The more pertinent question, perhaps, is this: can science solve all our problems? Maybe, but only in conjunction with a profound understanding of human nature that we are far short of achieving to this date. In fact, what we have achieved so far leaves far too much out of the "equation," though if we survive this century, we may develop tools that begin to give us some of the insights that we need. But the vision of science will have to grow much larger than it is now. What we need is a bit more wisdom and science does not have an abundance of that.

But back to the question. We are running out of cheap oil and it is beginning to have a major impact on the world. There are solutions, and maybe eventually there will be cheap solutions, but there are no cheap, quick technological solutions and it would be a disaster to continue with business as usual. We are either heading for major change that will allow a large majority of humans to survive, or we are heading for a disaster too large to imagine if we continue on our present course, as if we have no choice or better visions. Alternatives exist, but we are running out of time if we think leaving things to companies like Exxon, Enron, Halliburton and BP is somehow a viable option.

3. If there are technological solutions, can they be expected immediately?

Not give today's business standards and the Republican laissez faire deregulatory philosophy that has existed since Reagan took office. We are destroying our resilience and reserves for the sake of a few extra bucks. If there is an emergency, we have no backups. This is a national security issue where right wing Republicans have dramatically failed. Right wing Republicans are the kind of people who cut a fire fighting budget by $50,000 and then are nowhere to be found when there is a $500 million fire. We allow too much of our critical military equipment, our infrastructure, our technology and our business tools to be made outside the United States. We allow insurance companies to sell policies without the cash to pay off those policies. We allow banks to operate who do not have the resources to handle bizarre financial instruments when those instruments collapse. We do not have the equivalent of a fire house and equipment when a truly major oil spill occurs. We have taken our comfortable way of life so utterly for granted that we do not realize the danger we have put ourselves in.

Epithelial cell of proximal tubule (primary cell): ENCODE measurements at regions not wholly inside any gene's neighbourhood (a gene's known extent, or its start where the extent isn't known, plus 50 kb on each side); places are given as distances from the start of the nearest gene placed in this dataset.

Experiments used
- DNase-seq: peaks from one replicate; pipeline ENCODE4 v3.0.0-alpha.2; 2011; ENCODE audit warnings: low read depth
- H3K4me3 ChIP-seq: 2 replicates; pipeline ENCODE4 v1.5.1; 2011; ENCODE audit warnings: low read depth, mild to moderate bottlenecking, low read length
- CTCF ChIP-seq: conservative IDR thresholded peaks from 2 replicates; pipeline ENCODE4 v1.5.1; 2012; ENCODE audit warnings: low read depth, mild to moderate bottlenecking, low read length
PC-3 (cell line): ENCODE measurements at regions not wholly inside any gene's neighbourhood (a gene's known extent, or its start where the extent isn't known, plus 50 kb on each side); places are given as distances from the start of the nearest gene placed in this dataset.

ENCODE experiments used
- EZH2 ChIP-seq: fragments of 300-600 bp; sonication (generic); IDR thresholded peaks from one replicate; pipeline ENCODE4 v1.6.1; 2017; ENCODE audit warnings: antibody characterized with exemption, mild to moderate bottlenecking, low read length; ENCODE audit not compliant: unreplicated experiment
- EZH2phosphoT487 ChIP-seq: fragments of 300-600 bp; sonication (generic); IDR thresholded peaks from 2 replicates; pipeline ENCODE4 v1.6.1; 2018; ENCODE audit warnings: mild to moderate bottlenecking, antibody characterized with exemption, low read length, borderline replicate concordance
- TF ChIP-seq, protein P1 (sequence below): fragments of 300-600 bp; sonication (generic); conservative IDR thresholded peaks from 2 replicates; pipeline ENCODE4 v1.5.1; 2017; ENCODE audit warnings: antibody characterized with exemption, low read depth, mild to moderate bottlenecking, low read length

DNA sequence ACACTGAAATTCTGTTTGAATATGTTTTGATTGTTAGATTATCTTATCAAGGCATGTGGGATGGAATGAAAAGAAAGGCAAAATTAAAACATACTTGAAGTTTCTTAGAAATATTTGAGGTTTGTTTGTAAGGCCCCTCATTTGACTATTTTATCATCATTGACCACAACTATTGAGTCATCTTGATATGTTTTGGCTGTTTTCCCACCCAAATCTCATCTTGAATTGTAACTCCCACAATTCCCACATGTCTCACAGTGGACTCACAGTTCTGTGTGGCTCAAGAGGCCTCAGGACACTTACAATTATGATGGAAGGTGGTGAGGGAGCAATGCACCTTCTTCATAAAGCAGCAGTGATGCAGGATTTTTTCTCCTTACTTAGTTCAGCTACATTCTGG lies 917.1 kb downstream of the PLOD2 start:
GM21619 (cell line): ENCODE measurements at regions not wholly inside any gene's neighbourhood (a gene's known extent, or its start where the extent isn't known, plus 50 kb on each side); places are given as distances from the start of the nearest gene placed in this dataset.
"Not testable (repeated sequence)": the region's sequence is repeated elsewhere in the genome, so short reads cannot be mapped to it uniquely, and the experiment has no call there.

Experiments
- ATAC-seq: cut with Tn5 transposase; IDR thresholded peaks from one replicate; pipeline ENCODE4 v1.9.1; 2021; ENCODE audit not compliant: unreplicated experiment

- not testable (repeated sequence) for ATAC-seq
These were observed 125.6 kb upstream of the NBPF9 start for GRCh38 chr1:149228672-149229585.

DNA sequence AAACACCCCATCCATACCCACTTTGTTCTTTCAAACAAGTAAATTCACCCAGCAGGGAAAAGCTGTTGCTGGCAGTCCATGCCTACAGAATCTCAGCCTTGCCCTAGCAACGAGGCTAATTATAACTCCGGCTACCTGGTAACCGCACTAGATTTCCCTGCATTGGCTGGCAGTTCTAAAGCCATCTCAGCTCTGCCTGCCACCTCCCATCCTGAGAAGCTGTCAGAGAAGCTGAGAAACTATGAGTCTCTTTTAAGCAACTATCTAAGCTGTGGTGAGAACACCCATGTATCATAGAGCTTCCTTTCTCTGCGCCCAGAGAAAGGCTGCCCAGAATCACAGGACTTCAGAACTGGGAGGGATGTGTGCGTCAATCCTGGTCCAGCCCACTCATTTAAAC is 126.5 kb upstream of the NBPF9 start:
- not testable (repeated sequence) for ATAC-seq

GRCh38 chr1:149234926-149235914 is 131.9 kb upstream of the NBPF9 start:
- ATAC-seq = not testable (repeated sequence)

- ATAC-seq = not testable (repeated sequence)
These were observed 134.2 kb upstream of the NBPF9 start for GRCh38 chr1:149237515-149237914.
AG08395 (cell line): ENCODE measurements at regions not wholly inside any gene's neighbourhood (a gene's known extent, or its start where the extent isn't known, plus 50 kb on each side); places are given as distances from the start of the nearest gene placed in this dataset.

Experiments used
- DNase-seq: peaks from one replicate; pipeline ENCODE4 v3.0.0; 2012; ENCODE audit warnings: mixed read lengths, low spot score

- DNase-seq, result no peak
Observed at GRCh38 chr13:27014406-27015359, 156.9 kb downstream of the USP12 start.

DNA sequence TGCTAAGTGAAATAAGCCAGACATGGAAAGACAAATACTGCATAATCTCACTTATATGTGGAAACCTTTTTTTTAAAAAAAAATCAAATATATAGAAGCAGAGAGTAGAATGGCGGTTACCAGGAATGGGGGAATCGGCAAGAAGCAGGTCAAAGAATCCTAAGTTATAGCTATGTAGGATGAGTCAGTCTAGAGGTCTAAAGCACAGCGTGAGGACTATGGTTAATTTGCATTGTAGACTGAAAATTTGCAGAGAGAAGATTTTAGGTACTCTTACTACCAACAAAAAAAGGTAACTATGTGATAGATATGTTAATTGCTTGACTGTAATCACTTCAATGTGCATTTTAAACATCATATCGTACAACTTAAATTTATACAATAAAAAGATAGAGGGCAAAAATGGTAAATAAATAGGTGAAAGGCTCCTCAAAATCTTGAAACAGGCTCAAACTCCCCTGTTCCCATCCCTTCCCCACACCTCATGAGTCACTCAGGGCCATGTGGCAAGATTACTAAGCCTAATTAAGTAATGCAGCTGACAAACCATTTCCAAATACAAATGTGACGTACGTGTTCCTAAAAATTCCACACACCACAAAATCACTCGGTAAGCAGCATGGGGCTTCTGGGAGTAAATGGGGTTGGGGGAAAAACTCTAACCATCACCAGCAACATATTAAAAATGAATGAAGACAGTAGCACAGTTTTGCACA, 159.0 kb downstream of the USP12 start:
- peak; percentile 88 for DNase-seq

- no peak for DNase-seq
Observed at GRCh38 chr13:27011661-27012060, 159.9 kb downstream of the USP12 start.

4. Can we really depend on the oil supply that everyone has told us is available?

The answer is no. It's been no since the 1970s. It has always been no. It will remain no. It will become increasingly obvious that the answer is no. When we start burning a lot more coal in the cities, we will be reminded why we turned to oil and natural gas in the first place. Question four is stupid. It requires a large number of ignorant people to even exist. And they do exist. Oil companies are heavily dependent on the ignorance of a majority of Americans. If a large enough majority of Americans truly understood what we're facing, there would be change. There should have been change 30 years ago.

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Anonymous S.W. Anderson said...

Excellent points and observations throughout. I don't disagree with any of them.

I'm sure Gail Actuary wanted to generate discussion with those questions and expect she succeeded. But on their face, the four questions triggered an admittedly snarky reaction from me: "If you have to ask that, I have to wonder if you'd comprehend the answer."

The answer to the first question, especially, is so painfully clear right now that even some erstwhile conservative laissez-faire fanatics seem to get it, albeit some of them only with resentful resignation.

Your response to question 3 is especially insightful. We're squandering the seed corn for future national prosperity so a merry band of fat cats can grow their wealth in the short term to excesses well beyond the plateau labeled "obscene." It's not just about throwing out machines, tools and plants. It's about forfeiting knowhow and practiced skills.

The bright young guy who's just not academically inclined could, if necessary, be rescued from his make-do job delivering pizzas or working on a lawn crew to learn how to make dies or operate and maintain an industrial lathe, but not overnight. And that's only if there are still old hands around to train him. If anyone anywhere is particularly concerned about this, I haven't heard about it. Big mistake.

7:03 PM